March 29th, 2009


And also in Obama's ancestral Irish village . . .

Hey, it's not just Brooklyn that's slapping our new prez up on their storefronts. Looks like they're selling pizza, burgers, and fries.

From the Los Angeles Times:

Moneygall, Ireland: A village of Obama family-tree huggers
The president's great-great-great-grandfather emigrated from the speck on the Irish map, and residents couldn't be prouder.
By Henry Chu

March 13, 2009

Reporting from Moneygall, Ireland — Until recently, Moneygall's most famous son wasn't even human. It was a horse, Papillon, who streaked to the title as a long shot in a nail-biter at Britain's prestigious Grand National race in 2000.

But for months now, the modest sign marking Papillon's achievement has been muscled aside by pictures celebrating the new hero in this tiny pit stop on the Dublin-to-Limerick road: President Obama -- or, as they like to call him here, Barack O'Bama.

An out-of-the-blue call from the United States, some yellowing church records and an iPhone-toting priest have earned bragging rights for Moneygall as the "ancestral home" -- one of them, anyway -- of the leader of the free world.

How the family connection came about is the quintessential story of America as a nation of immigrants and Ireland as a land that supplied them, including Obama's great-great-great-granddaddy on his mother's side, a cobbler from Moneygall. How the tie was unearthed more than 100 years later and how news of it spread across the globe is a testament to 21st century instant communication, Obama's star power in Europe and the natural gregariousness of the Irish.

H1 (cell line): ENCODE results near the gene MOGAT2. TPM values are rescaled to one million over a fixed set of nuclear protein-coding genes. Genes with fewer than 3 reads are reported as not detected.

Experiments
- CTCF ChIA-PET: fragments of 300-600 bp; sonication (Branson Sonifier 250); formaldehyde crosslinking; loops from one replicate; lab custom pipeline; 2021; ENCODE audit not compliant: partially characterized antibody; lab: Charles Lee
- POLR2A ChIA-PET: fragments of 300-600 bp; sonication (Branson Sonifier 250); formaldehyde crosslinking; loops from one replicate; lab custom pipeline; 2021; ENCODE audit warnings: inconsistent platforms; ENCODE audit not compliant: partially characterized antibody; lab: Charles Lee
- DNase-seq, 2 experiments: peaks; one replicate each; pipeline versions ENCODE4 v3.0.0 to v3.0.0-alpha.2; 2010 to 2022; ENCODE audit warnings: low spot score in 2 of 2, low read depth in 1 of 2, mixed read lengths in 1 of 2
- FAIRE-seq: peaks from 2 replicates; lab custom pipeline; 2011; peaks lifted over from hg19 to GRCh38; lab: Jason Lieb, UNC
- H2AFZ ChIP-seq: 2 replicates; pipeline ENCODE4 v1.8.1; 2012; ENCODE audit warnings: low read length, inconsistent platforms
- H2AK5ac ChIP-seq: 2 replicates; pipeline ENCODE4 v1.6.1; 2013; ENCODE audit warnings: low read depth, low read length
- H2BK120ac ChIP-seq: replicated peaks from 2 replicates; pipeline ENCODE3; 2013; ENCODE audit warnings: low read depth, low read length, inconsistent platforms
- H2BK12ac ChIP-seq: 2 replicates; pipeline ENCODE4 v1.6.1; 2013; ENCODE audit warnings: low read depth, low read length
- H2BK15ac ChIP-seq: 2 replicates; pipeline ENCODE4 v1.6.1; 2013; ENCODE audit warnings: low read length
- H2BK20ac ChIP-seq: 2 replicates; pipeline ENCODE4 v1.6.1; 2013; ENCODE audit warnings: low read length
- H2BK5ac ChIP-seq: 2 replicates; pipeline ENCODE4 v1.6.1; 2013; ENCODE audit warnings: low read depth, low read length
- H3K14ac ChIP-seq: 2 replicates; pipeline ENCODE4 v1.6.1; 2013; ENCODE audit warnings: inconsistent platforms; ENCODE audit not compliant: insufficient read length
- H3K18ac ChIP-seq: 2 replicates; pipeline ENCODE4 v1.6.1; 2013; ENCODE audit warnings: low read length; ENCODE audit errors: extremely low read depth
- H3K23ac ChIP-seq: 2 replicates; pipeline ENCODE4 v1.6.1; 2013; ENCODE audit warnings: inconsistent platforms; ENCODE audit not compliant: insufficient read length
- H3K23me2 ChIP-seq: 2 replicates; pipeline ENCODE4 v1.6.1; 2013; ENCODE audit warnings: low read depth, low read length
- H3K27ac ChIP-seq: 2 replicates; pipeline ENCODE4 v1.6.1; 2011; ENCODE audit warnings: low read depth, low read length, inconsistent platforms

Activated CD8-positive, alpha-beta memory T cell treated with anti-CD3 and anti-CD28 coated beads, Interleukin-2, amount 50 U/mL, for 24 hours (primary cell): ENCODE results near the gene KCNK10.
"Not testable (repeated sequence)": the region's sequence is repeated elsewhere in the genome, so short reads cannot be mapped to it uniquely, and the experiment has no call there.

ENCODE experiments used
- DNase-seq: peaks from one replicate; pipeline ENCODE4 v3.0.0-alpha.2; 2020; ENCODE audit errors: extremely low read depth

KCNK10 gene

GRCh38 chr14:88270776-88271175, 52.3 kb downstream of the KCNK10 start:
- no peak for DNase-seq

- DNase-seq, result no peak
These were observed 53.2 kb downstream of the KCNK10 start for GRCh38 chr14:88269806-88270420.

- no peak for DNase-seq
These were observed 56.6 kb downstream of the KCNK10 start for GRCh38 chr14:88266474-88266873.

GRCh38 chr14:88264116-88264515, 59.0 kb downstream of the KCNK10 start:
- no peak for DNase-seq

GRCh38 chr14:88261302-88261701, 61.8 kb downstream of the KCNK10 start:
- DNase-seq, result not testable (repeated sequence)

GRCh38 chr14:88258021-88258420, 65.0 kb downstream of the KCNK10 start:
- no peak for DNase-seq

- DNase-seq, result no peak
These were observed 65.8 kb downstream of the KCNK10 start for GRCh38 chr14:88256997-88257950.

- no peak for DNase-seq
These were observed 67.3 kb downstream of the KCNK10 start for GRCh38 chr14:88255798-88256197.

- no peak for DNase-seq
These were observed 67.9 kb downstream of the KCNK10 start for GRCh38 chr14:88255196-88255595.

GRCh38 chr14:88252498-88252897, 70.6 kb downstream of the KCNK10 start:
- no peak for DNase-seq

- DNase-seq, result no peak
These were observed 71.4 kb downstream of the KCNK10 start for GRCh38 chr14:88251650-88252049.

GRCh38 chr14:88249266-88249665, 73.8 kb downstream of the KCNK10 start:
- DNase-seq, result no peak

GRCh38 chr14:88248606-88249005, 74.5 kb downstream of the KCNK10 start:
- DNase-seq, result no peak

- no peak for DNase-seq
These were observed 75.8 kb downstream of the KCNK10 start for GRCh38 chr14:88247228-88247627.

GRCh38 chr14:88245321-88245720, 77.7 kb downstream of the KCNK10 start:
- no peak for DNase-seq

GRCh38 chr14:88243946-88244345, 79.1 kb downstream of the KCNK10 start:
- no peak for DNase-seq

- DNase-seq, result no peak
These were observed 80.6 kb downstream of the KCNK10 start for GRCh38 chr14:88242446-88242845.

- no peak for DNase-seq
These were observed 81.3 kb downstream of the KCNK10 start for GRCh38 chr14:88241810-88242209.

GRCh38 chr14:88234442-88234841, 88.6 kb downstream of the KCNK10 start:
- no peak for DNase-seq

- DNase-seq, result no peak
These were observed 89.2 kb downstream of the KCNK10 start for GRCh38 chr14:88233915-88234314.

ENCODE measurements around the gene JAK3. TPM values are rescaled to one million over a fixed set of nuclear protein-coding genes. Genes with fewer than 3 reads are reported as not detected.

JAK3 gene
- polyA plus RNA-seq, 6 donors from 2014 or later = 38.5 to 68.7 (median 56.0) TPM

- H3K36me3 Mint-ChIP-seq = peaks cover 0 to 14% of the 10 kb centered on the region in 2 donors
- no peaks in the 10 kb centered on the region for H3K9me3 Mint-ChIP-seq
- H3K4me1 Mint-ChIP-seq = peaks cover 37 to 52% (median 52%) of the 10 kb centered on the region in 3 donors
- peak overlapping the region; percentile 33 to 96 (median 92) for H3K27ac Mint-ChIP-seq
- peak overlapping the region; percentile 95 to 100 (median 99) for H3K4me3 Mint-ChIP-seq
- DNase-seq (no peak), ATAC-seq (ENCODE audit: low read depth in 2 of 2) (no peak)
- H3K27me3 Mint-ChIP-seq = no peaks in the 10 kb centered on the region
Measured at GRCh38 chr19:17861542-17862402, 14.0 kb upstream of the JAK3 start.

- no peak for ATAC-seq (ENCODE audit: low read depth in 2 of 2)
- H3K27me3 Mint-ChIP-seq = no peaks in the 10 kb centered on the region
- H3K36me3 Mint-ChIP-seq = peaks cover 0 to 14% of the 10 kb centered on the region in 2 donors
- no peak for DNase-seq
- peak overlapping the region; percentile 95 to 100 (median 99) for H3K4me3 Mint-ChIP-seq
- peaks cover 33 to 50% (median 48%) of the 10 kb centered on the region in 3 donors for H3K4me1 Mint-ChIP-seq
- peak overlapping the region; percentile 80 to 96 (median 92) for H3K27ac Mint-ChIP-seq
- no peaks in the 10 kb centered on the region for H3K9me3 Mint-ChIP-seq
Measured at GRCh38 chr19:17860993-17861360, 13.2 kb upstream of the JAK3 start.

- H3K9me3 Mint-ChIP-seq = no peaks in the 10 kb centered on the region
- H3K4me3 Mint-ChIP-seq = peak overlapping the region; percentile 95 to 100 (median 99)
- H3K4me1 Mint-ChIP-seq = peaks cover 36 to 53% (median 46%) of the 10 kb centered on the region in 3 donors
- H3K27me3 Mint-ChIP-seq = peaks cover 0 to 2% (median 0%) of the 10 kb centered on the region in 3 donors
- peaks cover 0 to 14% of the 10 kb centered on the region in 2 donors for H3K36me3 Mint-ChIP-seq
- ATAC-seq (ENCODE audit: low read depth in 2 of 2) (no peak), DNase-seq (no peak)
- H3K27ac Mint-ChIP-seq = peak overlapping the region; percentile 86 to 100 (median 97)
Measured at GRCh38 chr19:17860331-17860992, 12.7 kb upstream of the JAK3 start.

Since the discovery of its link to Obama a little less than two years ago, Moneygall (population 298) has been catapulted out of its sleepy backwater and into the international spotlight.
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Krugman on his own appearance on Newsweek's cover

March 28, 2009, 4:43 pm

The magazine cover effect
Paul Krugman | "Conscience of a Liberal" blog

I’ve long been a believer in the magazine cover indicator: when you see a corporate chieftain on the cover of a glossy magazine, short the stock. Or as I once put it (I’d actually forgotten I’d said that), “Whom the Gods would destroy, they first put on the cover of Business Week.”

There’s even empirical evidence supporting the proposition that celebrity ruins the performance of previously good chief executives.

Presumably the same effect applies to, say, economists.

You have been warned.

ad | tobias

Gonzales probably never to visit Europe again, ever

NEW YORK (Reuters) - A top Spanish court has moved toward starting a probe of six former Bush administration officials including ex-Attorney General Alberto Gonzales in connection with alleged torture of prisoners at Guantanamo Bay, The New York Times said on Saturday.